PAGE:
Hydrogen production plant given the green light to power brewery, but not everyone is happy about itFebruary 12, 2024
The hydrogen will be produced next to a brewery in Lancashire.
A proposed hydrogen production facility was given approval in the UK. The new H2 facility will be constructed at the Cuerdale Lane site on greenbelt land next to the AB InBev (Anheuser-Busch InBev) brewery in Samlesbury and will power the brewery in place of natural gas.
Approval was given despite concerns over gas pipelines.
Using clean power produced at a hydrogen production plant to power a brewery and save thousands of tons of carbon emissions annually seems like a good idea to many, but some can’t shake their concerns over hydrogen safety.
A planning committee member cited safety concerns over a gas pipeline running through the site. According to a Yahoo News report, this was supported by Councilor Peter Mullineaux who was stunned by South Ribble Borough Council’s planning committee decision to approve the facility, declaring, “If there was an explosion, it’d be catastrophic.”
However, the firm behind the proposed facility, Salmesbury Net Zero Ltd, insists it is safe. A representative from the firm told the committee the company operated a test site in Wales that utilized similar tech to what is being proposed for the Salmesbury plant and that the test site showed “hydrogen can be captured safely and efficiently for commercial use.”
Hydrogen production via electrolysis.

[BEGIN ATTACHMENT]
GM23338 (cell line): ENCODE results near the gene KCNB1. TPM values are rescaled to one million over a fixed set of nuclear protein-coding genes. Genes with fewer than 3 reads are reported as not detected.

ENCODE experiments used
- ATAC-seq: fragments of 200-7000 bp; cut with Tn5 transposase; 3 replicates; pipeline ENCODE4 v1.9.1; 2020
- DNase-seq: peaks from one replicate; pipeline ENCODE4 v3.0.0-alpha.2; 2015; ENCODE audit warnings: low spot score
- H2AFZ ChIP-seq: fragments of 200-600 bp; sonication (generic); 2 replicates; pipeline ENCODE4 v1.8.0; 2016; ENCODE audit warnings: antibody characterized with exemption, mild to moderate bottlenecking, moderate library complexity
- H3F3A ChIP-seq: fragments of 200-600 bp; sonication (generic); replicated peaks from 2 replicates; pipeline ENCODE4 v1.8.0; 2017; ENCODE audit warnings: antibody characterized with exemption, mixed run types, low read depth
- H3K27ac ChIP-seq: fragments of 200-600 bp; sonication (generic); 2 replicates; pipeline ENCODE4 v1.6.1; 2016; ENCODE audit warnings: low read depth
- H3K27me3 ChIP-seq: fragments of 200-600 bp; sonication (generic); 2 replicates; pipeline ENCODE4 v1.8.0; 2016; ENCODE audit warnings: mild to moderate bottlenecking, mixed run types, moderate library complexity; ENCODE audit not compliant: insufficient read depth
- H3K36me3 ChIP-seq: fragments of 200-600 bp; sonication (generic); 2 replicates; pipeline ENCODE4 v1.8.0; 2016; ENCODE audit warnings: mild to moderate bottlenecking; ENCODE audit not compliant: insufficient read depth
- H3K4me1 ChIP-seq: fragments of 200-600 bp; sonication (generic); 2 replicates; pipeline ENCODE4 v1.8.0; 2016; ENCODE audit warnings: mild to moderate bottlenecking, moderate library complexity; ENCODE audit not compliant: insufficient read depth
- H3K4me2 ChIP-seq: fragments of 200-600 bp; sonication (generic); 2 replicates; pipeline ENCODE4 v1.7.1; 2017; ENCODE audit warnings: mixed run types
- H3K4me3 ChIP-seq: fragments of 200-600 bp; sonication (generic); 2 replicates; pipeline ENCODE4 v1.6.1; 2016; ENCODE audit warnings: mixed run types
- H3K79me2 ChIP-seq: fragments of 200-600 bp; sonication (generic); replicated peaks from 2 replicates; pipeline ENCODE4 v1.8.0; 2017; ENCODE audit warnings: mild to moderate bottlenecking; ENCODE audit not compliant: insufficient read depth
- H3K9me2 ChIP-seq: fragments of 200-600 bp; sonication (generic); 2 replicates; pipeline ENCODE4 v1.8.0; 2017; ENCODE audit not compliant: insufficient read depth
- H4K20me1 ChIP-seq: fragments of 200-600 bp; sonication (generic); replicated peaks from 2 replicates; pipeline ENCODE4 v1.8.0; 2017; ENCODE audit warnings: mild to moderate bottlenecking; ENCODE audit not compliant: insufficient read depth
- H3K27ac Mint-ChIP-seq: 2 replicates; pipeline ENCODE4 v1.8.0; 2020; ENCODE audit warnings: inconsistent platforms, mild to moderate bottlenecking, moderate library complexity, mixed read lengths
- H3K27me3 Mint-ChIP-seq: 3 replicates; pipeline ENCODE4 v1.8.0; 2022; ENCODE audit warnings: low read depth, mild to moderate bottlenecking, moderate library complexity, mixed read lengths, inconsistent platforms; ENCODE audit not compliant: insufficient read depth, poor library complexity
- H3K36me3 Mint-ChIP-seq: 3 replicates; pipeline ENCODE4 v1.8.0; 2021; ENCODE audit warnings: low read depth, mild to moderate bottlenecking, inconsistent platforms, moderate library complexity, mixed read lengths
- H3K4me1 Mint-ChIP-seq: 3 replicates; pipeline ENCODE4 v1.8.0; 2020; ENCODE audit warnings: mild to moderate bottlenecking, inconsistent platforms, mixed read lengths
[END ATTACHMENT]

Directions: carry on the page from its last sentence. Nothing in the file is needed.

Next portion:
The proposed hydrogen production facility will use electrolysis (using electricity to split water into hydrogen and oxygen) to generate hydrogen. The oxygen will be released into the atmosphere while the hydrogen gas will be captured and used by AB InBev to operate its boilers.
Using hydrogen instead of natural gas will reportedly help the brewery eliminate the 11,000 tons of carbon emissions it generates every year.
UK residents aren’t a fan of hydrogen projects in their cities.
It wasn’t only committee members who voiced their concern about the proposed hydrogen production plant. Residents also sent written objections, expressing environmental, highway and hydrogen-related concerns.
This isn’t the first time that hydrogen projects in the UK have been opposed by residents, either. Last year, a residential hydrogen heating trial was axed by the UK Government after residents in Whitby and Redcar protested the project, having been extremely worried about their safety.
Although the hydrogen production plant in Samlesbury won’t be heating homes, this time around it seems those who are concerned about safety have been overruled. Speaking of the hydrogen development, committee member Haydn Williams said, “Somebody somewhere is going to have to be the first to do it and I think we should be the first to do it.”
No date has been given as to when the proposed facility will be constructed. At present, though the application has been approved, since the plant is to be built on a greenbelt, the secretary of state must be notified. This means the government can decide if the council’s decision may require further consideration before the project receives full approval.
Ready to test your knowledge on the most abundant element in the universe? Take our fun and engaging Hydrogen Quiz now!